The Community Pathway has been in place since 23 March 2020 with symptomatic patients being directed (via NHS24 111) to local Community Hubs for further triage and assessment. As announced in the Programme for Government, the existing Covid Community Pathway will be enhanced to support people over the winter period, as patients present with symptoms similar to COVID-19 symptoms, such as cold and flu. Significant engagement has taken place, and will continue, with key stakeholders – across Primary and Secondary Care – to agree how this model will be delivered at a local level. Public Health Scotland data reports that between 23 March and 8 October a total of nearly 180,000 consultations were carried out with patients being triaged to Community Hubs and Assessment Centres. This includes telephone advice, face-to-face consultations at assessment centres and a small number of other recorded consultation types.
People who may be approaching end of life will get the care and support that is right for them. We will support medical professionals to have sensitive and timely conversations with individuals and their loved ones (where appropriate) about their care wishes should there be a risk of them becoming seriously ill. These can be challenging conversations and can reflect the variety of anxieties and concerns people can have during what remains a difficult time for us all. That is why we want to learn from our experiences earlier in the pandemic and adopt a more person centred and sensitive approach to anticipatory care planning (ACP) discussions.
It is important to recognise that in some cases of overwhelming illness, particularly in individuals with significant or multiple pre-existing conditions, some treatments such as Cardiopulmonary Resuscitation (CPR) may not be effective. This can often be a difficult subject to discuss, however it is important for medical professionals to be open and realistic with people and their loved ones, about whether this treatment is likely to be successful given the specific medical circumstances of the individual. However, there is no specific requirement to have a discussion on CPR as part of an anticipatory care planning (ACP) conversation, unless the individual raises this and wishes to discuss it, or the clinician feels strongly that they need to discuss it for the individual’s wellbeing.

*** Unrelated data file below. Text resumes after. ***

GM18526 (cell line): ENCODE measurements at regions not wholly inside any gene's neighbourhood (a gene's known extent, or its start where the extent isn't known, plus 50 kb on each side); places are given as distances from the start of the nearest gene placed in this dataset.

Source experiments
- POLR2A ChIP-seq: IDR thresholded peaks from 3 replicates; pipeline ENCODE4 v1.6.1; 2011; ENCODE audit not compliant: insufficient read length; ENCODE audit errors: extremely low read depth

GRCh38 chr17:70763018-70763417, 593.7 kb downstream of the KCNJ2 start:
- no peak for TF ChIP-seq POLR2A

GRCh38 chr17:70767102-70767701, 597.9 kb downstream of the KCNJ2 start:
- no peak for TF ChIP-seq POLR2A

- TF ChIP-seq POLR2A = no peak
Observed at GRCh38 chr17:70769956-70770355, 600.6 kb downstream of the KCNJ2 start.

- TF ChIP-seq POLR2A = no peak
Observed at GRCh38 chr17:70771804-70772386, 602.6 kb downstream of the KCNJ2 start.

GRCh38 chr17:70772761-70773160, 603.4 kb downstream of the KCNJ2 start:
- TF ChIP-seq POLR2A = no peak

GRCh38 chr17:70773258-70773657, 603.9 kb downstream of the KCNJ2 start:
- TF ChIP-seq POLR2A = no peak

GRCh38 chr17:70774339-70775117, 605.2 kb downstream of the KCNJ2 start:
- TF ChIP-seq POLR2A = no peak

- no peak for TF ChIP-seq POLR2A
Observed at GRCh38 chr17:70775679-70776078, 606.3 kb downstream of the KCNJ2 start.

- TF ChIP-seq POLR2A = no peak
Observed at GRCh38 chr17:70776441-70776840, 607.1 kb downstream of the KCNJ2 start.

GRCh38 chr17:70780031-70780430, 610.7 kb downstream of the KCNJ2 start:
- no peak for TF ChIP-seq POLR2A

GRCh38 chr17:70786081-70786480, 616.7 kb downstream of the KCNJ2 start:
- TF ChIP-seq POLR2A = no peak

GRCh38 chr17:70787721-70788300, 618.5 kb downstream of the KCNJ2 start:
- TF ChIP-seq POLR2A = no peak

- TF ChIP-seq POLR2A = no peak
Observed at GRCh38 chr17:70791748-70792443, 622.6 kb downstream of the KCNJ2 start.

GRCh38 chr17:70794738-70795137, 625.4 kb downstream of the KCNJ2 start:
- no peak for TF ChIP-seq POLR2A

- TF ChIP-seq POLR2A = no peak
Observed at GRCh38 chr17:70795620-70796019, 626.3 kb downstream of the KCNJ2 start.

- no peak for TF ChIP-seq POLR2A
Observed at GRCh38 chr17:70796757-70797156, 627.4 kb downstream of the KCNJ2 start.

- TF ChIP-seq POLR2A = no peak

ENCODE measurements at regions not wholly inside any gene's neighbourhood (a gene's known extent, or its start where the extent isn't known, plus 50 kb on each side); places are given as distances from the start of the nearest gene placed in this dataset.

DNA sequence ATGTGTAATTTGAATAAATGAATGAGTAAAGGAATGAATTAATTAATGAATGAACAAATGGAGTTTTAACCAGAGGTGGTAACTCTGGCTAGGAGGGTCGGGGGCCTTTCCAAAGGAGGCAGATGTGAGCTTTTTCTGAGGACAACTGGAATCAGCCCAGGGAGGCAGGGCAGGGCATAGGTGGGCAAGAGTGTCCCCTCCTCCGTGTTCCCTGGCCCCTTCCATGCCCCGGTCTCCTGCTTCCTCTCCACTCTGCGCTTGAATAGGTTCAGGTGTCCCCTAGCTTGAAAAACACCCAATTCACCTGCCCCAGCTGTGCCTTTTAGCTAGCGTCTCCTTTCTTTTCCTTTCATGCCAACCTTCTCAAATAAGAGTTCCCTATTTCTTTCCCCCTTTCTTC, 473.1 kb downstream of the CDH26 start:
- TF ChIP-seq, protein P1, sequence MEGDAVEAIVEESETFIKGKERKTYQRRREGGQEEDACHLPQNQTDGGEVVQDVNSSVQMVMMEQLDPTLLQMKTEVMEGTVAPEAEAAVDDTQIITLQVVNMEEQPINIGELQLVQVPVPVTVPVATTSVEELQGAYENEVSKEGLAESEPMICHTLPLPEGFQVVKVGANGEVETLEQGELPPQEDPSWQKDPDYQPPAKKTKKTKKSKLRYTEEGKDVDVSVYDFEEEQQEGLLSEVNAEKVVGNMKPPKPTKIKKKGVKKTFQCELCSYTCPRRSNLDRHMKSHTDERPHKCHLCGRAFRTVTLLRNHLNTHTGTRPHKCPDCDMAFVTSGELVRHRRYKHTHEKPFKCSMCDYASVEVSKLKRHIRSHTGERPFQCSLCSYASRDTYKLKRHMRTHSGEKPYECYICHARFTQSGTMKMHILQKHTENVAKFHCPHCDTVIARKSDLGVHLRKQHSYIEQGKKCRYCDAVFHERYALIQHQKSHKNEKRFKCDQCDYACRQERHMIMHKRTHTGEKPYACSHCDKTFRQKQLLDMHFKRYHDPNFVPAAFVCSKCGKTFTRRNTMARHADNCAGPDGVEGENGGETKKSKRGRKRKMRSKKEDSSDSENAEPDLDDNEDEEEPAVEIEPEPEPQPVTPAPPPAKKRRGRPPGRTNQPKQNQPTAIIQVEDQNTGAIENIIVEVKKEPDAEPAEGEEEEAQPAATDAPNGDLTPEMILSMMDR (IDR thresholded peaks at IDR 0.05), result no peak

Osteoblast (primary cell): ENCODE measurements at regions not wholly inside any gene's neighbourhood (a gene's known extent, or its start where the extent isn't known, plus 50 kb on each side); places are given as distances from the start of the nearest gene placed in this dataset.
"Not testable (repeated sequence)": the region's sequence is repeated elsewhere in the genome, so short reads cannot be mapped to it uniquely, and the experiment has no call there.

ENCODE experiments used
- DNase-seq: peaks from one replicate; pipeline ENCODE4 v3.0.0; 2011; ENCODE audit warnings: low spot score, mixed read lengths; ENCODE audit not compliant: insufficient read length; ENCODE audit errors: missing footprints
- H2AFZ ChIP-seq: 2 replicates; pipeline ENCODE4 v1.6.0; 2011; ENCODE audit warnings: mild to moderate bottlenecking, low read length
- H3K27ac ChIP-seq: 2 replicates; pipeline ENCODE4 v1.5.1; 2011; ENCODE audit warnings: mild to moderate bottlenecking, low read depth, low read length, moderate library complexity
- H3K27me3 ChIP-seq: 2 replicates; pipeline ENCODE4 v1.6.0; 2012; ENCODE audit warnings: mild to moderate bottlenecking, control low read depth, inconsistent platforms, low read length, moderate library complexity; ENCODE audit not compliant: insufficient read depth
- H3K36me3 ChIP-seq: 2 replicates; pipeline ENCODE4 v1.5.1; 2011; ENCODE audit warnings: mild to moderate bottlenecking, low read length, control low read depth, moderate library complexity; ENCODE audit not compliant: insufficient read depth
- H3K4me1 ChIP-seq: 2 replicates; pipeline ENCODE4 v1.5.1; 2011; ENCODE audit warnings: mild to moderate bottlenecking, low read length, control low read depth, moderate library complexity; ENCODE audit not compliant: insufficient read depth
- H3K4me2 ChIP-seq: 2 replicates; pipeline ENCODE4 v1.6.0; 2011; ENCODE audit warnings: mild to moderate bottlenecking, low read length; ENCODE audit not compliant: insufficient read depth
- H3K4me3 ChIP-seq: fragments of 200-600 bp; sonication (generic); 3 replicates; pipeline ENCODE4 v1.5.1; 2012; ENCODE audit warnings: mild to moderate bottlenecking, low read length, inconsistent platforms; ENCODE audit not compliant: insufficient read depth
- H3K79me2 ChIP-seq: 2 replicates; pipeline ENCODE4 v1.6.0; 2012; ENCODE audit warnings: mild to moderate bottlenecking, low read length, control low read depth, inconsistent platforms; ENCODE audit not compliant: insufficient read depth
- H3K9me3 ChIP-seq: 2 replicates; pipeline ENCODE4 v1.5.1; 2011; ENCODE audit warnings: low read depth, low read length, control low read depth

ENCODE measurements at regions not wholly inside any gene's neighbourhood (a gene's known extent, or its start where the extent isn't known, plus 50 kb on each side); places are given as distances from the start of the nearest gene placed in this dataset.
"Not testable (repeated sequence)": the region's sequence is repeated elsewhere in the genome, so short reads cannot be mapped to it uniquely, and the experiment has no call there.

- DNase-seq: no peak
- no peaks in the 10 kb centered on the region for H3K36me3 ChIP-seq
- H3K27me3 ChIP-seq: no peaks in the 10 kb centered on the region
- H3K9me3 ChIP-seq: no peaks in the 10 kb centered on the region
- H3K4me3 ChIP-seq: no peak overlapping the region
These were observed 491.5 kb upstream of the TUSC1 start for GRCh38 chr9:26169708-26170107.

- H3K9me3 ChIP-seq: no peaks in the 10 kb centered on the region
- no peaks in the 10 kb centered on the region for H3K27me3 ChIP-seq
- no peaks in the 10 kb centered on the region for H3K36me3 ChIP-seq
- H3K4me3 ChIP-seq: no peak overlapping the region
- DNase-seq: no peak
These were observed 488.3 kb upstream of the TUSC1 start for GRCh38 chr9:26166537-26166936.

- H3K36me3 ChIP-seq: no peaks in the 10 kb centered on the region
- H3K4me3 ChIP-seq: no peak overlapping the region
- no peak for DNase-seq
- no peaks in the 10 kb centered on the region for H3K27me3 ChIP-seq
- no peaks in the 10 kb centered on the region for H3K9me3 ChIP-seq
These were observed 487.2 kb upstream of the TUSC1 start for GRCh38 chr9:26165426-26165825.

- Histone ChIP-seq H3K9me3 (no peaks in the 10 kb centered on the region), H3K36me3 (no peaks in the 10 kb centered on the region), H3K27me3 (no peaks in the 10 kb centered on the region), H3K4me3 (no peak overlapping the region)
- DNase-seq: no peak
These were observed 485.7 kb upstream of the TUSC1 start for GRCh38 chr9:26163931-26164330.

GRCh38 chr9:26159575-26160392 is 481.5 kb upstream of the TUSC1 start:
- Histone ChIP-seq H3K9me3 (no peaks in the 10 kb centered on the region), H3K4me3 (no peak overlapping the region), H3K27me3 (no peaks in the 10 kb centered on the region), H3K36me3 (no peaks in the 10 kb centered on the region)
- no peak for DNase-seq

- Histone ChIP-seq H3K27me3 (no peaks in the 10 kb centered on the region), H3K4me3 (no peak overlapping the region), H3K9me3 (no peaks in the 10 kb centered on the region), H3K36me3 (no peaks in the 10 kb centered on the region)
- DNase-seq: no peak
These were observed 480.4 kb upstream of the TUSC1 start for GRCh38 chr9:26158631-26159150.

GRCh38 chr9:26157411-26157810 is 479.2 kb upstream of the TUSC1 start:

Our healthcare professionals are trained to have these conversations and will help people, and those closest to them, to make an informed choice about the treatment and care that is right for them. However, we want to build on our learning from earlier in the year and have a range of tools to support clinicians in taking a more person centred and sensitive approach when having these discussions. To aid them in this work, on 30 September 2020, the GMC launched updated guidance on Decision making and consent. The updated guidance focuses on person centred care and aligns with the Realistic Medicine agenda in Scotland. It promotes shared decision making as the key to ensuring people receive the treatment and care that they need, based on what matters to them, and ensuring they have all the information they need to give informed consent.
Additionally, resources have been developed to support clinical colleagues in having these conversations in a more person centred, sensitive and holistic way. These are available on the Healthcare Improvement Scotland website https://ihub.scot/project-toolkits/anticipatory-care-planning-toolkit/anticipatory-care-planning-toolkit/
We will also continue to work with health and social care colleagues to ensure that information and guidance to support care planning conversations are easily accessible to the public, medical professionals, and care providers to help ensure that people get the advice they need, when they need it.Our overarching Cardiopulmonary resuscitation decisions – integrated adult policy guidance makes clear that these discussions and decisions should be consistent with relevant legislation and guidance, such as the Human Rights Act (1998), and the Adults with Incapacity (Scotland) Act 2000.